And McConnell stayed focused on getting a result while many of his colleagues were making speeches or wringing their hands over what wasn’t in the deal. When the president on New Year’s Eve made a blatantly partisan appearance with middle-class Americans, adding a call for even more tax hikes next year, many Republicans bristled with outrage and warned that Obama’s speech threatened to kill the deal. McConnell remained the picture of restraint.
He wasn’t unaware of the political mileage that Democrats could have gotten with an accusation that Republicans were forcing a tax hike on everyone to protect millionaires.
But according to GOP aides, McConnell told his members that if they didn’t cut a deal, the focus of future negotiations would remain on taxes, and they would never get to spending and entitlements.
The strategy became readily apparent in a statement he made Wednesday.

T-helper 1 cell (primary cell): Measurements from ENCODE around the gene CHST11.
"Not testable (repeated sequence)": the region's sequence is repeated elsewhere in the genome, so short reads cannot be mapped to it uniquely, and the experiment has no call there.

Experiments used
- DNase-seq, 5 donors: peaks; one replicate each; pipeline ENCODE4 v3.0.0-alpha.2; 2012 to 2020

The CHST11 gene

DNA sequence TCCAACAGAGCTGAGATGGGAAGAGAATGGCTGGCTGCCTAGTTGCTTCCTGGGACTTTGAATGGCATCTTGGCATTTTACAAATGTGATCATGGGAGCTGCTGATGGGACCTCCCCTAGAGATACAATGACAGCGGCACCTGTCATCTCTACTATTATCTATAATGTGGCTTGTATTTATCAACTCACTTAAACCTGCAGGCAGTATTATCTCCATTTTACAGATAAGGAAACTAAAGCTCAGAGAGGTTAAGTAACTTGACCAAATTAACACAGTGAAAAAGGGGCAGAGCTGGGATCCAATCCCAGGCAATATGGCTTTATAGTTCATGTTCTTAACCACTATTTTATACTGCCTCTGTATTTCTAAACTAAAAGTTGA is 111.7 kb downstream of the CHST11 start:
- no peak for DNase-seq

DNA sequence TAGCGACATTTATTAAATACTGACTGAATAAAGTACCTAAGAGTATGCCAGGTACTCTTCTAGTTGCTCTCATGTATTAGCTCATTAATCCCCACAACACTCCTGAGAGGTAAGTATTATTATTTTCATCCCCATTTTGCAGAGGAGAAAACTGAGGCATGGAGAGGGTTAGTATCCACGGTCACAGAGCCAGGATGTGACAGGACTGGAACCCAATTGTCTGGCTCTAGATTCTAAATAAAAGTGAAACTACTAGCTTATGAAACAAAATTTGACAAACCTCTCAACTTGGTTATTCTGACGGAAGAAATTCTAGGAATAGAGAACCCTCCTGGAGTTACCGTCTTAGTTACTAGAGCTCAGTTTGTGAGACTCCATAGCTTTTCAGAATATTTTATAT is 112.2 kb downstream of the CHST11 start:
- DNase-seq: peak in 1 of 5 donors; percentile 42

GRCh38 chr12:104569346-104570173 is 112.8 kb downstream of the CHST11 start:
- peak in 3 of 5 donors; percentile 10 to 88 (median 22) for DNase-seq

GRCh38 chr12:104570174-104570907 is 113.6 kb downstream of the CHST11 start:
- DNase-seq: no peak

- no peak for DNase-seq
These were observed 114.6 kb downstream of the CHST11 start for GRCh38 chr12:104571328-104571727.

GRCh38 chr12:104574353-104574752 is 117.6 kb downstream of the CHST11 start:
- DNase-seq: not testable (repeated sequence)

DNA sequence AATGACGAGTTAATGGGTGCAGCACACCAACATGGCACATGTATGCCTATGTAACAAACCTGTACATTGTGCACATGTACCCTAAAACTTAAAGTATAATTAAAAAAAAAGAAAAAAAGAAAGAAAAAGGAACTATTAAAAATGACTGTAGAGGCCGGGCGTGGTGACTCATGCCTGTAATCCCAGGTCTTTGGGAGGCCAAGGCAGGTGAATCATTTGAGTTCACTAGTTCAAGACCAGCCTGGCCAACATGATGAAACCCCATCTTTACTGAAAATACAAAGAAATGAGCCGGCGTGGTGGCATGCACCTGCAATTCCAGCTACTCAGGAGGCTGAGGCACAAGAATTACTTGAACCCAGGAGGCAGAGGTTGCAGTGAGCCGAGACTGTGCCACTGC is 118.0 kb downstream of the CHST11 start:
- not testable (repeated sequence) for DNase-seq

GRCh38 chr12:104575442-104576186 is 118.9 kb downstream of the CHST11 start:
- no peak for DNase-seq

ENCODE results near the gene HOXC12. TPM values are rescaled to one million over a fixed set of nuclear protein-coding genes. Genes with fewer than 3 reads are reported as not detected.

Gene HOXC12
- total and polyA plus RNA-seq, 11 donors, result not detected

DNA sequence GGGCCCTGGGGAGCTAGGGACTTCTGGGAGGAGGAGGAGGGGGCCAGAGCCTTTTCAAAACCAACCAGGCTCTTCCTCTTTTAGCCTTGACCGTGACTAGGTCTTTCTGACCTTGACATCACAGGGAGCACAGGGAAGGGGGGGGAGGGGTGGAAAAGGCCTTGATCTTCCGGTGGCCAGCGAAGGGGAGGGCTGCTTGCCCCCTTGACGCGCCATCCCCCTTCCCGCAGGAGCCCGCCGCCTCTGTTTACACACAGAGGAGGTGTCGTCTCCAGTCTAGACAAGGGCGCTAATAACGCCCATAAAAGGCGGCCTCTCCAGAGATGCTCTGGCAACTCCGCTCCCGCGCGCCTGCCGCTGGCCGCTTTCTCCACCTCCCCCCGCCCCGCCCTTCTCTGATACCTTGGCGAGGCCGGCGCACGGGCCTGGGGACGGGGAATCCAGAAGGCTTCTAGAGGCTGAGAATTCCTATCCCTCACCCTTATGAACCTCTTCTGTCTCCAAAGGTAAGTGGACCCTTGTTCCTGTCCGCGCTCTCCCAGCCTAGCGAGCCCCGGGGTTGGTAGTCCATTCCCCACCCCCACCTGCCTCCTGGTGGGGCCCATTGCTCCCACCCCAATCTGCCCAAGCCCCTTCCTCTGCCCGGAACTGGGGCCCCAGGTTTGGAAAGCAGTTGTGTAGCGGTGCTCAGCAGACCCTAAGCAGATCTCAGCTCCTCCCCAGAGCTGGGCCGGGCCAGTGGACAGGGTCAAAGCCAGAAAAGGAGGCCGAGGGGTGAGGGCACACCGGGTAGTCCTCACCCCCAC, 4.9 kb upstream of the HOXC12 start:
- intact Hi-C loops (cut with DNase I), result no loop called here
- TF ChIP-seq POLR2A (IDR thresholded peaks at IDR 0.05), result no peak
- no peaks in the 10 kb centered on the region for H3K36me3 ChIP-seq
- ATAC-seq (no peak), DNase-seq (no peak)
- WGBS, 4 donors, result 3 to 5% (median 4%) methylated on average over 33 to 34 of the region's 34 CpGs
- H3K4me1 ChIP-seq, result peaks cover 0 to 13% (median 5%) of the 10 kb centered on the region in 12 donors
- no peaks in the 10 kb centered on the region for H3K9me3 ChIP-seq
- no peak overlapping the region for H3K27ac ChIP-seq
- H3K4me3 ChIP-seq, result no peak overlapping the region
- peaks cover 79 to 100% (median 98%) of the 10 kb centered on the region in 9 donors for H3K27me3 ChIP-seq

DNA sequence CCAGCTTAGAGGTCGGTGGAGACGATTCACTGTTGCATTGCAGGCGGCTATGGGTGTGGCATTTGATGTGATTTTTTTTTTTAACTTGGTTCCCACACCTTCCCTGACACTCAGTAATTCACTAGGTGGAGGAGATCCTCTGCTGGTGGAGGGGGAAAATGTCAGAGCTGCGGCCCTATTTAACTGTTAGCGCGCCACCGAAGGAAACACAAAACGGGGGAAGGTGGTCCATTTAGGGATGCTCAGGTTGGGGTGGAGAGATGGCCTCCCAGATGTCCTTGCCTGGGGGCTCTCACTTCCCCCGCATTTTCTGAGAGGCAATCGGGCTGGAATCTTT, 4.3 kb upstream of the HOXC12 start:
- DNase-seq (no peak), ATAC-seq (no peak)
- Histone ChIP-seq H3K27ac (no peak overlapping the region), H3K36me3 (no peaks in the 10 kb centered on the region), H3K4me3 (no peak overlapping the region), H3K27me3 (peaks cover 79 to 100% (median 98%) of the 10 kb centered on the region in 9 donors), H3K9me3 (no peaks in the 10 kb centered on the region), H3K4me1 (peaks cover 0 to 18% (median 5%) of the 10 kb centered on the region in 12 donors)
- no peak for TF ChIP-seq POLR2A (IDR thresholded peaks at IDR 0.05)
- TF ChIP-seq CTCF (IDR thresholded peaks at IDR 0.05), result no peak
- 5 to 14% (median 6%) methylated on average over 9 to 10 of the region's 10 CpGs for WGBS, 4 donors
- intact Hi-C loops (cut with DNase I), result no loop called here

“Now that the House and Senate have acted in a bipartisan way to prevent tax increases on 99 percent of the American people, Democrats now have the opportunity — and the responsibility — to join Republicans in a serious effort to reduce Washington’s out-of-control spending,” McConnell said.
Now that Obama “has the tax rates he wants, his calls for ‘balance’ mean he must join us in our efforts to achieve meaningful spending and government reform.”
With Boehner continuing to face a defiant conference, McConnell may well end up in the same power-broker position a couple of months from now, when Congress and the White House stare down the next cliff of their own making.
That’s something he suggests he’d like to avoid.
In his statement, McConnell pointedly said that Senate Democrats — who have been unable to pass a budget resolution for three years running — must act, “rather than waiting until the last minute, abdicating responsibility and hoping someone else will step in once again to craft a last-minute solution for them.”
It’s now pretty clear to everyone who that someone might be.